Apple’s Notary Service can’t compete with a supermarket restroom

macOS developers great and tiny are now totally dependent on Apple for release of their software. Whether they give Apple a share of their revenues by selling through its App Store, or distribute independently and have to notarize their products, Apple has to approve that release one way or the other. Apple’s Notary Service is therefore critical to a great many macOS developers.

When I use toilet/restroom facilities in a store, there’s invariably a notice on the wall giving details of who to contact if those facilities are defective or dirty. When I drive behind a delivery truck, there are details of its operator, and often a phone number I can call if their driver isn’t driving well. When we use the countless services that we all do, there’s invariably a contact system to which we can report problems. Except for Apple’s Notary Service.

Last weekend, I put in a fair bit of work changing my database of firmware versions, changing the source code of SilentKnight and silnite to produce new and improved versions, and testing them out as well as I can. The final and crucial step in preparing them for release was to notarize them through Apple’s Notary Service, and that’s where it all went wrong.

I first submitted SilentKnight version 1.5 using Xcode. This was the first time that I had used version 11.2, and I proceeded in the normal way. It reported that the app had been successfully uploaded, and a few minutes later I was puzzled that it hadn’t yet been notarized and was still not ready to distribute. I gave it a bit longer, then checked its service status, which was green. But when I queried the status of my notarization request within Xcode, it reported that no record of that request could be found, and advised me to submit it afresh.

I incremented its build number, repeated, and had exactly the same problem, although the service status remained green. It was only at the third attempt that it succeeded, and I had the app ready to distribute, after more than an hour of trying.

I then turned to the command tool, which has to be notarized from Terminal’s command line because Apple hasn’t yet got round to providing a proper interface to this common task for developers. Having built the Installer package, I submitted it to the Notary Service, and it responded with the message
No errors uploading 'silniteInstaller.pkg'
and the UUID of the request. A few minutes later, I tried querying its status using the command
xcrun altool --notarization-info [UUID] -u [mail address] -p [password]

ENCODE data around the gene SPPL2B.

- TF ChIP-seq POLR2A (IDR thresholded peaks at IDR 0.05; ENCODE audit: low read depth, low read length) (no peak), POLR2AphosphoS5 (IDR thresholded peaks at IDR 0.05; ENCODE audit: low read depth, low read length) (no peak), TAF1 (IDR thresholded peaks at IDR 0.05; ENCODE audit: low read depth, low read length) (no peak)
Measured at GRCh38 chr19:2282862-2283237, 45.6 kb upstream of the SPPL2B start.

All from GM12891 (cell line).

and received the response
*** Error: Apple Services operation failed. Could not find the RequestUUID.

Checking my notarization history using the command
xcrun altool --notarization-history 0 -u [mail address] -p [password]
showed no trace of the request, but the service status remained on green.

I therefore re-submitted the request, only to go through the same error message, and continued for another few attempts. By now, it was getting on for midnight, and I had run out of wakefulness to continue any further. A tweet had elicited reports of similar problems from other developers, so I went to bed after asking a contact in Apple how to report the problem.

Like other bad dreams, the following morning there was a whole bunch of emails from Apple’s Notary Service, which had finally processed all my requests several hours later.

You may recall that I’ve been a strong advocate for Apple’s Notary Service in the past, and my experience with it over more than a hundred notarizations remains good. But like any service, there are going to be times when things aren’t right. Developers need:

  • Accurate error messages which provide the right advice. As it turned out, every error had been misleading, and repeatedly resubmitting wasn’t the right way forward. Had the service informed me there was a problem and notarization would be delayed, I could have done something else instead of wasting most of an evening.
  • Accurate service status indicators. The service was down, but there was no indication of any problem except after you had submitted a request.
  • A contact point (Twitter, email) for informing Apple that the service wasn’t working properly. I’m lucky in having individual contacts who have been extremely helpful. But it’s unfair on them that they should feel obliged to do this, particularly over weekends. Apple should at least come up to the standards of supermarket toilets/restrooms and provide an official point of contact.

The real test of a service is not when everything’s working fine, but when there’s a problem. Last weekend not only did the service fail, but its support was left to the goodwill of Apple’s most dedicated staff. Given the importance of the Notary Service to thousands of developers, that’s simply not acceptable.